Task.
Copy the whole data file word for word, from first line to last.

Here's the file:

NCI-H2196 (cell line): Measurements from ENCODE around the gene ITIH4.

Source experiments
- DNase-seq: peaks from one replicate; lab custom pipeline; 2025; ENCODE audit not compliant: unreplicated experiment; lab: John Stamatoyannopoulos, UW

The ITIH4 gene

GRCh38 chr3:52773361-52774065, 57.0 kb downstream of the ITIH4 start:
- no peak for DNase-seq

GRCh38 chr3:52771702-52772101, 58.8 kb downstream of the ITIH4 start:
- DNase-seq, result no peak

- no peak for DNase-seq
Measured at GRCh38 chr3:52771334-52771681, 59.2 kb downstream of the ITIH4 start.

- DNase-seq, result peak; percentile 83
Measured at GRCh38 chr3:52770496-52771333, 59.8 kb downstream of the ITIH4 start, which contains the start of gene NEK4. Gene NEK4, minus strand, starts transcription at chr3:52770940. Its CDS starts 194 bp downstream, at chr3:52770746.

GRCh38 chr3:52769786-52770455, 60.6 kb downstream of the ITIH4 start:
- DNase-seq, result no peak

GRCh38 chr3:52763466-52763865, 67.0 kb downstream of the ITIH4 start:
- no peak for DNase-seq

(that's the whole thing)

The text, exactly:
NCI-H2196 (cell line): Measurements from ENCODE around the gene ITIH4.

Source experiments
- DNase-seq: peaks from one replicate; lab custom pipeline; 2025; ENCODE audit not compliant: unreplicated experiment; lab: John Stamatoyannopoulos, UW

The ITIH4 gene

GRCh38 chr3:52773361-52774065, 57.0 kb downstream of the ITIH4 start:
- no peak for DNase-seq

GRCh38 chr3:52771702-52772101, 58.8 kb downstream of the ITIH4 start:
- DNase-seq, result no peak

- no peak for DNase-seq
Measured at GRCh38 chr3:52771334-52771681, 59.2 kb downstream of the ITIH4 start.

- DNase-seq, result peak; percentile 83
Measured at GRCh38 chr3:52770496-52771333, 59.8 kb downstream of the ITIH4 start, which contains the start of gene NEK4. Gene NEK4, minus strand, starts transcription at chr3:52770940. Its CDS starts 194 bp downstream, at chr3:52770746.

GRCh38 chr3:52769786-52770455, 60.6 kb downstream of the ITIH4 start:
- DNase-seq, result no peak

GRCh38 chr3:52763466-52763865, 67.0 kb downstream of the ITIH4 start:
- no peak for DNase-seq